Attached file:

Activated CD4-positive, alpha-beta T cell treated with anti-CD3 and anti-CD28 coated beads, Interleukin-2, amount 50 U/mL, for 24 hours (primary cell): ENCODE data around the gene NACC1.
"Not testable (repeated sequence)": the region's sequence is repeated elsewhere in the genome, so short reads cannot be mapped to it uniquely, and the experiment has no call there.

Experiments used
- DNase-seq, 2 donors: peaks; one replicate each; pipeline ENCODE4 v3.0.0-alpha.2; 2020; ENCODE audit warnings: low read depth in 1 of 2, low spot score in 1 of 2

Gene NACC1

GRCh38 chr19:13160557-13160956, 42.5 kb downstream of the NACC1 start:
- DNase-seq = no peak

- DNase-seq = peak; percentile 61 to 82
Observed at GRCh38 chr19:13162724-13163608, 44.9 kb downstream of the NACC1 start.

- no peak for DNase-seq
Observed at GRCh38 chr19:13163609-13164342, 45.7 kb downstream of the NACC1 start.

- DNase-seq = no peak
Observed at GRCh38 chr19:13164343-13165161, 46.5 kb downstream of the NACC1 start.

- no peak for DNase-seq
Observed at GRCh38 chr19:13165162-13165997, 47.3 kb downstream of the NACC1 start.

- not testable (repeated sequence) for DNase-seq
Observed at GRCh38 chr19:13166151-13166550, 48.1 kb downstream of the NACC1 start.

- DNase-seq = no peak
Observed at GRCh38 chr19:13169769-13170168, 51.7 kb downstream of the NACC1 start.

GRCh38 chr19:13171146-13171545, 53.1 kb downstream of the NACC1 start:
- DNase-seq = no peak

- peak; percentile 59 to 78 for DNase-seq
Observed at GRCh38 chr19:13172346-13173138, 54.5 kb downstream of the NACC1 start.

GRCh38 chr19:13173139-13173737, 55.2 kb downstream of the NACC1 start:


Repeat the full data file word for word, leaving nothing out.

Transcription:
Activated CD4-positive, alpha-beta T cell treated with anti-CD3 and anti-CD28 coated beads, Interleukin-2, amount 50 U/mL, for 24 hours (primary cell): ENCODE data around the gene NACC1.
"Not testable (repeated sequence)": the region's sequence is repeated elsewhere in the genome, so short reads cannot be mapped to it uniquely, and the experiment has no call there.

Experiments used
- DNase-seq, 2 donors: peaks; one replicate each; pipeline ENCODE4 v3.0.0-alpha.2; 2020; ENCODE audit warnings: low read depth in 1 of 2, low spot score in 1 of 2

Gene NACC1

GRCh38 chr19:13160557-13160956, 42.5 kb downstream of the NACC1 start:
- DNase-seq = no peak

- DNase-seq = peak; percentile 61 to 82
Observed at GRCh38 chr19:13162724-13163608, 44.9 kb downstream of the NACC1 start.

- no peak for DNase-seq
Observed at GRCh38 chr19:13163609-13164342, 45.7 kb downstream of the NACC1 start.

- DNase-seq = no peak
Observed at GRCh38 chr19:13164343-13165161, 46.5 kb downstream of the NACC1 start.

- no peak for DNase-seq
Observed at GRCh38 chr19:13165162-13165997, 47.3 kb downstream of the NACC1 start.

- not testable (repeated sequence) for DNase-seq
Observed at GRCh38 chr19:13166151-13166550, 48.1 kb downstream of the NACC1 start.

- DNase-seq = no peak
Observed at GRCh38 chr19:13169769-13170168, 51.7 kb downstream of the NACC1 start.

GRCh38 chr19:13171146-13171545, 53.1 kb downstream of the NACC1 start:
- DNase-seq = no peak

- peak; percentile 59 to 78 for DNase-seq
Observed at GRCh38 chr19:13172346-13173138, 54.5 kb downstream of the NACC1 start.

GRCh38 chr19:13173139-13173737, 55.2 kb downstream of the NACC1 start: